TODAY is the 50th anniversary of the day Bill Shankly took over as manager of Liverpool – propelling the Merseyside club to decades of success.
But the Anfield side’s gain was Huddersfield Town’s loss, as the Scottish boss quit his job at Leeds Road – and left generations of Terriers fans to reflect on what might have been.
To mark the milestone, his autobiography Bill Shankly: My Story has been republished.
In Chapter 6, he looks back on his time at Town.
Back in 1955, Shankly was an up-and-coming manager, with spells at Carlisle, Grimsby and Workington under his belt. It was then that he got a call from Town manager Andy Beattie.
“When I was at Workington, Andy was having a bit of a struggle as manager of Huddersfield Town. He’s an independent chap, so when he admitted he was struggling, then that was authentic.
“One day, right out of the blue, Andy telephoned me and said, ‘Would you come down and be assistant to me? Eddie Boot is here. I think we can manage it.’
“I jumped at the chance, because I had known Andy for years, from the days when we both played for Preston and Scotland.
“When I arrived at Huddersfield I was put in charge of the reserve team, though I mixed in with the first team during the week as well to try to boost morale. The unfortunate thing, I feel, is that Andy and I didn’t work together with the first team all the time.
“Andy thought the team was going to stay in the First Division and he wanted me to prepare boys like Denis Law and Ramon Wilson, who were to become great players later on.”
But – despite Shankly’s best efforts – Town were relegated at the end of the 1995-56 season.
“Huddersfield won their last match of the season at Tottenham with ten men, and if Preston had drawn at home against Aston Villa that day, Huddersfield would have stayed in the First Division. But Villa beat Preston – and Tommy Finney missed a penalty. So our fantastic result at Tottenham was eclipsed by a hell of a result at Preston.”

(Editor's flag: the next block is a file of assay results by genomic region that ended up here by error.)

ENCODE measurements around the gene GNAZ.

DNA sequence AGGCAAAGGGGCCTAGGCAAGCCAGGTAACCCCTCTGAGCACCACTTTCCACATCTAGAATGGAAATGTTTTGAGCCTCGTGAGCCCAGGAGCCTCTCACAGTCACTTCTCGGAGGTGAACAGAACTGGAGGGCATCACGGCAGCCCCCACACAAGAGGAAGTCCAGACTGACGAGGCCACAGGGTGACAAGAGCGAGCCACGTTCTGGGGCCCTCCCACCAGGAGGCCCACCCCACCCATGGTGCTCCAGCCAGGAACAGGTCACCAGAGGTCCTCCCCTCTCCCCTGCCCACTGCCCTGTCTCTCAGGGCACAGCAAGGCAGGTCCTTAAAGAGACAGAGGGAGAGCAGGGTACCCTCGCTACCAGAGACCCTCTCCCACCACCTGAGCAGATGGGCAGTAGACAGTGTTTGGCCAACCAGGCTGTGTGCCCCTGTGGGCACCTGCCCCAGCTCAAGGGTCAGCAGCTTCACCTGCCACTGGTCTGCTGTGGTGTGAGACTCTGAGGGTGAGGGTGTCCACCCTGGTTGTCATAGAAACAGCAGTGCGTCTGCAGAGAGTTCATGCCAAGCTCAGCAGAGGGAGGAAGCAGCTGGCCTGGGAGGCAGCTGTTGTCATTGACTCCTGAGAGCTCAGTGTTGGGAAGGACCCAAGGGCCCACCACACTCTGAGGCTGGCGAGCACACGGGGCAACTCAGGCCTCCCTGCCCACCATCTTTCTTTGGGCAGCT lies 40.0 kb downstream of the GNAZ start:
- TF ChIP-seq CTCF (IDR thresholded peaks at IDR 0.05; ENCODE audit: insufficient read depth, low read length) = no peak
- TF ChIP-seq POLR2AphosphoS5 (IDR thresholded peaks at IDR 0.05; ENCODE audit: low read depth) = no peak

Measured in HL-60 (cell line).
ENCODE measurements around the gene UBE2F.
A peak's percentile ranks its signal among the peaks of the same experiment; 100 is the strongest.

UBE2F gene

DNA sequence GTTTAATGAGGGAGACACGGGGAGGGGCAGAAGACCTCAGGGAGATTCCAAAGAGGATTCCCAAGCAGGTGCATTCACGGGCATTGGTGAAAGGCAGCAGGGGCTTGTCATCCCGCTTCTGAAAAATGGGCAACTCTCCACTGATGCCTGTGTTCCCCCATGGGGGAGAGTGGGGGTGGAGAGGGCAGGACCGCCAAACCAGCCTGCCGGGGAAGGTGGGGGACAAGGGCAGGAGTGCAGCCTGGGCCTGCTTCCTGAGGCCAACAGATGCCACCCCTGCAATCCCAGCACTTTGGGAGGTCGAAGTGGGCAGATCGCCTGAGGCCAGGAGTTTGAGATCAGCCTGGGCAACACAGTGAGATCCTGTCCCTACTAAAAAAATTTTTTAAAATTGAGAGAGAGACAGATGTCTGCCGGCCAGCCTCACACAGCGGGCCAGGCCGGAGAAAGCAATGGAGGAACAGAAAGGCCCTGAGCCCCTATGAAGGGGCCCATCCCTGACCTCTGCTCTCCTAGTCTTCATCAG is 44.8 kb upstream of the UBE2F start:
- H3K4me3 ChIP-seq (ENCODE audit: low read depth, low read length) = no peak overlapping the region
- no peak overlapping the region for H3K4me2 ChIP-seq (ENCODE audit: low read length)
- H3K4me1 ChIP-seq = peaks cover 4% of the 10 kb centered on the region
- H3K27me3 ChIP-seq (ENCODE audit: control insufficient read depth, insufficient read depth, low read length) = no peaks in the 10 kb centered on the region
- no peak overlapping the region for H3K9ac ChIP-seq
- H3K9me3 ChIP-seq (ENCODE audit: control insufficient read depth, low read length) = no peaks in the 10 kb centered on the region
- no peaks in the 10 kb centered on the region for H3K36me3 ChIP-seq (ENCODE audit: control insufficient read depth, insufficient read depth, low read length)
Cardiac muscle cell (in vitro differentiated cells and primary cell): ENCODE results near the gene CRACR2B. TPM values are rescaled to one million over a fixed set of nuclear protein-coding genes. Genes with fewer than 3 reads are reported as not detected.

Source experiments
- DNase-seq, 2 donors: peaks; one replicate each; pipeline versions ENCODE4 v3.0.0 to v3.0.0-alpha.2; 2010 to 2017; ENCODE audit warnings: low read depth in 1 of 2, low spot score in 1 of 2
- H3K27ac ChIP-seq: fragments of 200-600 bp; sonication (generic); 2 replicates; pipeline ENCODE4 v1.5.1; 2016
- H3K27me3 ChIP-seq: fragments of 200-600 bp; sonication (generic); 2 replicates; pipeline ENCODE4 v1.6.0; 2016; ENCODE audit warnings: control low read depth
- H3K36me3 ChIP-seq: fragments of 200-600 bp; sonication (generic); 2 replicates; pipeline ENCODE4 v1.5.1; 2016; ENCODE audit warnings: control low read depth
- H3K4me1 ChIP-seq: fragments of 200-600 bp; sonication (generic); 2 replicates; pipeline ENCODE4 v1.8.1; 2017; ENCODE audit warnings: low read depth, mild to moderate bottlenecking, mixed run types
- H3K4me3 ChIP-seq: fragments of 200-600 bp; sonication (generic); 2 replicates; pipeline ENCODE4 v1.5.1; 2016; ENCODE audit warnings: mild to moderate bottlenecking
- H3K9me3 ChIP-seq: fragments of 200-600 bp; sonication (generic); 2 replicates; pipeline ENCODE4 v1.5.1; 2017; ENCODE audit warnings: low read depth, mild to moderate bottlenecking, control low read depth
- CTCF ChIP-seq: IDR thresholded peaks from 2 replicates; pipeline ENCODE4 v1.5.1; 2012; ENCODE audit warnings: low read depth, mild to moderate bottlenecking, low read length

A few months into the new season, the Town board lost patience with Beattie.
“The following season I was still looking after the reserves and had pushed one or two players through to the first team. The reserves were doing well. They had played sixteen matches and were undefeated.
“One Saturday night after a reserve-team match I got a telephone call asking me to go back to the ground. The chairman, Bernard Newman, met me and said, ‘Would you like to be manager? Andy’s finished. We’re offering the job to you.’
“When I left the ground I went round to Andy’s house and I thought we would discuss what had happened. I was surprised that Andy had packed it in and I was waiting for him to say something. We sat in the house together and talked about this and that, but the manager’s job was never mentioned. I was waiting for Andy to say, ‘Oh you’ve done it. You’ve got the job. Good luck’, or something like that. Then I would have said, ‘I’m sorry about this, Andy. I should have come to see you before I accepted it.’